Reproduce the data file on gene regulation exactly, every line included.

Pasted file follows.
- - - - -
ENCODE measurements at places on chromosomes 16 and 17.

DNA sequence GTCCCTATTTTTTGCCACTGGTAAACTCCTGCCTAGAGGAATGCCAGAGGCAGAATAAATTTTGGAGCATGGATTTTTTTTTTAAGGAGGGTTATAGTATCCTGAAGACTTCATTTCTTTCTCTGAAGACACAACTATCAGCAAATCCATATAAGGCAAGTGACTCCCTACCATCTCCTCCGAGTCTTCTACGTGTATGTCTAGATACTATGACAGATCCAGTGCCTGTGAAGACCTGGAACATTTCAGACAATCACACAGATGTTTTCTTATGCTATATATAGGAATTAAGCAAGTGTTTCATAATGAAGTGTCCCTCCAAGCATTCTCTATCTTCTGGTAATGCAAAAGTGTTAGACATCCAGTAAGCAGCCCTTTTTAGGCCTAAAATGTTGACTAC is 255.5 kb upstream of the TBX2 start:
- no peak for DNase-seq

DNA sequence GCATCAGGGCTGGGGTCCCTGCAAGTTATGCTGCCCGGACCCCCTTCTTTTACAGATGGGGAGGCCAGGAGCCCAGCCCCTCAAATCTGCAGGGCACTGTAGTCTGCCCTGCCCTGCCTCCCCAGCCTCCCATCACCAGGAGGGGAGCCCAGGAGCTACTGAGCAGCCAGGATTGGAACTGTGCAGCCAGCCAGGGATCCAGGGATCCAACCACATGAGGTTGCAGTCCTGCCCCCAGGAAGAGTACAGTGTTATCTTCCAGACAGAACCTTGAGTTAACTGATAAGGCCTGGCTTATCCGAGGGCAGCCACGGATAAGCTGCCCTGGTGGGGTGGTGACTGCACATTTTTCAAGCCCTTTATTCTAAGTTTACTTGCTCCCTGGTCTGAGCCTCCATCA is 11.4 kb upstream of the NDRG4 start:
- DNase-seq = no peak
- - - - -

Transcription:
ENCODE measurements at places on chromosomes 16 and 17.

DNA sequence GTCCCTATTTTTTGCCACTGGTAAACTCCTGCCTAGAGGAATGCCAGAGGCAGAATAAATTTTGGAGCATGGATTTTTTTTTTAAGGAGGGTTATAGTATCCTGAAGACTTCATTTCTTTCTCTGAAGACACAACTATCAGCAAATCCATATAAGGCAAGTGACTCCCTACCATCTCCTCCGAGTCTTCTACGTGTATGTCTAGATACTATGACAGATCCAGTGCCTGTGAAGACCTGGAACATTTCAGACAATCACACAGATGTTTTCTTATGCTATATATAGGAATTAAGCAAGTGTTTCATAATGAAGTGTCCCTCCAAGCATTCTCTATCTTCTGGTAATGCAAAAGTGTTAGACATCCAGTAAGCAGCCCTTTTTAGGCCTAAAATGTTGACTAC is 255.5 kb upstream of the TBX2 start:
- no peak for DNase-seq

DNA sequence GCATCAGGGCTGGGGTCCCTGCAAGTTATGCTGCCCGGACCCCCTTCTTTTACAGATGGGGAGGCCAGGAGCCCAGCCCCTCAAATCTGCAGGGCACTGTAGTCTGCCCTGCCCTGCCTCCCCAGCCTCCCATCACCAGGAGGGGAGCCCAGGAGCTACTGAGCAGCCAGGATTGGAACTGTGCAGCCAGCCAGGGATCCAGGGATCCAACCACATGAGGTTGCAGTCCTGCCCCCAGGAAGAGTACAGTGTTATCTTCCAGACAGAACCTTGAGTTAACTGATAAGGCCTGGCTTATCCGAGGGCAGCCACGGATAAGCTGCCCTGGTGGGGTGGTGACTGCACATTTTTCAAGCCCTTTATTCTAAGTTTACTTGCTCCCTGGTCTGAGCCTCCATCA is 11.4 kb upstream of the NDRG4 start:
- DNase-seq = no peak